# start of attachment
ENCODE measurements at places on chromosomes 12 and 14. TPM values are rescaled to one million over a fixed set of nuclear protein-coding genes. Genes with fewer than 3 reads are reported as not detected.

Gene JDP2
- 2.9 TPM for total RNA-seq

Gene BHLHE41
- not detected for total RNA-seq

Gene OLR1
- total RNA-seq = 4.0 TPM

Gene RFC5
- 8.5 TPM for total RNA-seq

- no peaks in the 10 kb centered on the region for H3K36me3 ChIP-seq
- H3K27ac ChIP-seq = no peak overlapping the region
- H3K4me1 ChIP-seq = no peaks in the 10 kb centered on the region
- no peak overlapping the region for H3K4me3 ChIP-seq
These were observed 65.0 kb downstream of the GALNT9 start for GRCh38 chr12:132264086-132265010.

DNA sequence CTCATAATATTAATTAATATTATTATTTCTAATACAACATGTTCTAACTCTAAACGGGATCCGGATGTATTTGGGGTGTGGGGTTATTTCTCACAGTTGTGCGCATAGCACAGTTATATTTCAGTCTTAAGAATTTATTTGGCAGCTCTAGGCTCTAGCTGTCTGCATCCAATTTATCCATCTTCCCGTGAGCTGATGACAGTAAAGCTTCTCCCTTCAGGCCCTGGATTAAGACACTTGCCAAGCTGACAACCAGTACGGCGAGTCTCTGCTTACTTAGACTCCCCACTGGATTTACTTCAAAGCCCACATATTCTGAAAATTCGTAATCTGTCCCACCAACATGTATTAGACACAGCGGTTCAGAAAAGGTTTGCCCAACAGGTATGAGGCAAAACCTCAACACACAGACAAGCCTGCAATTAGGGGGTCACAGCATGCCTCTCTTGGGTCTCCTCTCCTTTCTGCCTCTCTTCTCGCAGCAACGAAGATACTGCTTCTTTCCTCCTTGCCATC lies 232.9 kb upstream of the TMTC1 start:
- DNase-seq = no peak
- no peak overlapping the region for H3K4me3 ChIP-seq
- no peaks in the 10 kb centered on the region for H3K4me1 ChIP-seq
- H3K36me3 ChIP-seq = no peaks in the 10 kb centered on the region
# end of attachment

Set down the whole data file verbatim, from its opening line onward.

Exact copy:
ENCODE measurements at places on chromosomes 12 and 14. TPM values are rescaled to one million over a fixed set of nuclear protein-coding genes. Genes with fewer than 3 reads are reported as not detected.

Gene JDP2
- 2.9 TPM for total RNA-seq

Gene BHLHE41
- not detected for total RNA-seq

Gene OLR1
- total RNA-seq = 4.0 TPM

Gene RFC5
- 8.5 TPM for total RNA-seq

- no peaks in the 10 kb centered on the region for H3K36me3 ChIP-seq
- H3K27ac ChIP-seq = no peak overlapping the region
- H3K4me1 ChIP-seq = no peaks in the 10 kb centered on the region
- no peak overlapping the region for H3K4me3 ChIP-seq
These were observed 65.0 kb downstream of the GALNT9 start for GRCh38 chr12:132264086-132265010.

DNA sequence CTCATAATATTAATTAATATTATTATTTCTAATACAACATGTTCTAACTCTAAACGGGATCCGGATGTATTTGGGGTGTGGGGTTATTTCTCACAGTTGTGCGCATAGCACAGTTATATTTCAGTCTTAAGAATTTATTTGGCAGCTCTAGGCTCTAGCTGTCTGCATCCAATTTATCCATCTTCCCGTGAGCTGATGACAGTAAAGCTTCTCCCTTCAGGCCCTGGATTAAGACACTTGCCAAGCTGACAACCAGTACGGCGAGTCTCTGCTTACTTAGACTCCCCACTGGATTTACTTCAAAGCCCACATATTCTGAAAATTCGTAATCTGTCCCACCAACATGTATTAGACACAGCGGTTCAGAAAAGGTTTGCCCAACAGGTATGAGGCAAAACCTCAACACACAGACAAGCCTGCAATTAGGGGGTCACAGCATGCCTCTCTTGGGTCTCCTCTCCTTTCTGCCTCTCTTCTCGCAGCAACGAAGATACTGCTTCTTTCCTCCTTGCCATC lies 232.9 kb upstream of the TMTC1 start:
- DNase-seq = no peak
- no peak overlapping the region for H3K4me3 ChIP-seq
- no peaks in the 10 kb centered on the region for H3K4me1 ChIP-seq
- H3K36me3 ChIP-seq = no peaks in the 10 kb centered on the region